The Body In The Ditch - A Murder Mystery (Hashi & Manic) IC
They say that the first 48 hours after a murder are the most crucial and that the odds of that murder being solved are cut in half after that time. The young woman's body had been found early in the morning of November 6th by a jogger and her dog. Today was November 9th, and the woman hadn't even been identified yet.
This was the first case of murder the sleepy little town of Stoneyvale had had in about 25 years. In fact, this young woman probably wasn't even alive when the last murder had happened.
And it was definitely murder. The body had been found in a drainage ditch along a lonely stretch of road that lead from the town's center out to the farm land that surrounded it. It was wooded with no houses for about 2 or three miles in every direction. The body itself had been clothed in a pair of fitting blue jeans, a speghetti strap tank under a trendy new looking sweater. Her blonde hair had been cut off in what looked like a hasty manner, leaving uneven chunks to spill out on the ground around her. Her fingernails were finely manicured with acrylic french tips, one of which was missing off her index finger. There were deep strangulation marks around her throat, red and painful looking, even in death, however, that wasn't what had killed her. The cause of death was, in fact, a stab wound in her left thigh deep enough to puncture the artery. She had bled out.
Stoneyvale is one of those small, quiet, but sprawling towns tucked into the beautiful landscape of New England. It had no historical importance either. The people who lived there had lived there a long time. While Stoneyvale boasted a fairly sizable population, rivaling that of the county seat of Manchester, strange unfamiliar faces, like the face of this girl, never went unnoticed. However, no one seemed to recall ever seeing her before.
She had no identification on her. No wallet or cell phone. No purse. Nothing but an empty locket around her neck and the initials CV & CT engraved on the back.
It wasn't much to go on.
It was the first case Detective Locke DeCine had been given since he had been reassigned to Stoneyvale almost a year earlier. It was ironic that his first case would be something so sensational. However, his superiors seemed confident that Locke was the right man for the job. Locke wasn't sure if they meant it or if they were handing him something so difficult on purpose to show up the detective from Manchester. Give him an unsolvable case as a way to put him in his place.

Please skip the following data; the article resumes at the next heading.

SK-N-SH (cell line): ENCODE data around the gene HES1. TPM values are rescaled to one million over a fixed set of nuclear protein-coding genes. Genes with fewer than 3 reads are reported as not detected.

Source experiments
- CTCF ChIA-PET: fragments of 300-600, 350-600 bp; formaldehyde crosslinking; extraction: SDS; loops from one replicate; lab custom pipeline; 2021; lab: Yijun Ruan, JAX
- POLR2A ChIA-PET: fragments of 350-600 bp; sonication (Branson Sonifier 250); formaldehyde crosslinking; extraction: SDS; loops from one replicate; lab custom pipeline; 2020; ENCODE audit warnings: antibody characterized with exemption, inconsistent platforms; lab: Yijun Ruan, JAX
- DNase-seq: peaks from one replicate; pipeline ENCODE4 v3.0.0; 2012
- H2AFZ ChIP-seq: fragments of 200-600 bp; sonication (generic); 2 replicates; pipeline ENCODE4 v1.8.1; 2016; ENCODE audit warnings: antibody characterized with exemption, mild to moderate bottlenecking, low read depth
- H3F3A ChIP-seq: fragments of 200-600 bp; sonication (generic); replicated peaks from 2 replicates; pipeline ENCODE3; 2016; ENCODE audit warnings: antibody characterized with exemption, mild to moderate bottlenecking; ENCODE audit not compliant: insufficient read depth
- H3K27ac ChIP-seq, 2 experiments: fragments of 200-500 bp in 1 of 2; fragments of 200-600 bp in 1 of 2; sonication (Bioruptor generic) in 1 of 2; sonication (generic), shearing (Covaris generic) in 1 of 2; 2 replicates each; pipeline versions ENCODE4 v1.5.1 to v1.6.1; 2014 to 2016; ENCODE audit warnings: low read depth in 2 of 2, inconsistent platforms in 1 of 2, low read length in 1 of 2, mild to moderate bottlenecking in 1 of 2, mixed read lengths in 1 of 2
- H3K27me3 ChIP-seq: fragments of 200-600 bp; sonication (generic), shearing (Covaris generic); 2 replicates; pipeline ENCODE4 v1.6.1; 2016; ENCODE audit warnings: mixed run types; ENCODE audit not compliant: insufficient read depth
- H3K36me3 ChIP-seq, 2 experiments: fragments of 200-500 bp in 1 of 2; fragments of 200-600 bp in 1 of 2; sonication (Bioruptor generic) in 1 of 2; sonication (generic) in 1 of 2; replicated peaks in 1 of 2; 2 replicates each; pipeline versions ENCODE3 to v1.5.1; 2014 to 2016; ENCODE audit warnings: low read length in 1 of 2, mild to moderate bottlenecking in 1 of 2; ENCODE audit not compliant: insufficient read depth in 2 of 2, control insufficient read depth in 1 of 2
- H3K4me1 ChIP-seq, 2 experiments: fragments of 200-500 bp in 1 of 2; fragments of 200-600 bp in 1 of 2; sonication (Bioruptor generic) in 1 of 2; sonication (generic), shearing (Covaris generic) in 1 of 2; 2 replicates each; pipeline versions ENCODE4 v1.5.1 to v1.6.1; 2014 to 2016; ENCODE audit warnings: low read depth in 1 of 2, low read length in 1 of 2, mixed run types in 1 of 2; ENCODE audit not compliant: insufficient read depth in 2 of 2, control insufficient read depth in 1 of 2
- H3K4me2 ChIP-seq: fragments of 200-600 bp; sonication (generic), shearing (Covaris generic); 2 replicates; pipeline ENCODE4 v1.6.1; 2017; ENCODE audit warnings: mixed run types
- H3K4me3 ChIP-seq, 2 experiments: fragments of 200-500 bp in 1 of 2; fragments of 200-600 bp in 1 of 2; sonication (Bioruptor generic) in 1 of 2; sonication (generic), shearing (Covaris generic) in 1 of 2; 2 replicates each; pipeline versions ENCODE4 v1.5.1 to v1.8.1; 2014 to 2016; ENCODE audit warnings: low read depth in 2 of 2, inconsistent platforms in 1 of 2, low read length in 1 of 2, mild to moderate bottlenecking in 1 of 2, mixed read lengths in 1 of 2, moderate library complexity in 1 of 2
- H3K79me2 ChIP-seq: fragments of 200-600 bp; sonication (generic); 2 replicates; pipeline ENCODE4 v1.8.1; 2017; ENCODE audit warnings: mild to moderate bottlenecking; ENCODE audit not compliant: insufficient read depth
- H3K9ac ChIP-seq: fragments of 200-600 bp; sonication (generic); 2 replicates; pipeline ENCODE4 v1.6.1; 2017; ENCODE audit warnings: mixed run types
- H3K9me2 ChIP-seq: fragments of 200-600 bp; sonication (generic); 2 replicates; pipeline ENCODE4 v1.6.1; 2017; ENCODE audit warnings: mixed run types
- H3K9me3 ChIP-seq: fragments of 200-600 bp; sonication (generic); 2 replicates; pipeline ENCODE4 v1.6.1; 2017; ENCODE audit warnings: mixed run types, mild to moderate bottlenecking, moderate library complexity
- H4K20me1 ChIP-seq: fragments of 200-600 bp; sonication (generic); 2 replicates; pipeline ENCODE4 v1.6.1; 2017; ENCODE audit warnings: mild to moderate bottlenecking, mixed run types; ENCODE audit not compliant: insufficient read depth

Locke tried his best to not let the pressure get to him, but his frustrations were mounting. He'd just come from the medical examiner's office who confirmed the cause of death. Stoneyvale had that cozy small town feel, but it definitely did not have that rural backwater approach. Its police department had pretty good equipment, not quite state-of-the-art, but Locke hadn't even had that in Manchester, despite what others may have thought. The M.E. had run the woman's finger prints, but had gotten no matches. She wasn't in the system. A photo of her had been sent to Manchester to be run against the legions of missing persons files. If someone somewhere was missing her, they would find her.
Locke wasn't all that optimistic. Even if they were able to put a name to her face, so much time had passed. The rain that had fallen the night before she'd been found hadn't helped much either. The case wasn't even a week old and it already had all the makings of being a cold case that would sit unsolved for decades.
Locke left the M.E.'s office and pulled his jacket tight around his neck. A chill wind ran up the street finding any hole in his wool armor it could to stick its icy fingers in. Locke pulled out a pack of cigarettes and a lighter. He selected one from the pack and lit up. It was a bad habit, he knew, but it helped him to think.
He made his way down the street towards where he had parked his car, a thin trail of smoke following after him, his mind lost in thought.
Get yours now!
Allison had chosen Stoneyvale because it could be summed up in one word: quiet. Nothing big ever happened. In fact, nothing much had happened there in quite a while. Until now. She had been living there a year now; long enough to know where in town was safe, and where to never go.
Downtown was a little iffy. It held all the shops, so it was unavoidable. She usually went in the early morning, when most people were either at work or still asleep instead of crowding the sidewalks, but today hadn't been working out as planned. Instead of waking to her alarm, she'd woken up to the distant chirping of birds, three hours late. An examination of the clock showed it to be broken. At least her boss was lenient with her. Mary was almost a friend...almost.
Allison was close to the bakery, she could picture it and almost push all the other images filling her head - a couple kissing, a dog barking, someone aiming a gun - away, filling her mind with images of baking bread and mixing muffin batter. If people weren't thinking about their own petty problems, they were thinking about the latest headline. An unknown young girl found murdered, body left in a ditch along the stretch of road connecting the town and the surrounding farms. The one Allison drove every day before parking her car in warehouse parking lot to walk to work.
It was the first murder to occur in Stoneyvale in almost thirty years - and Allison would know. She'd accidentally walked right into the old crime scene when looking for a house. The realtor hadn't thought to mention a woman had been stabbed in the thigh and left to bleed to death.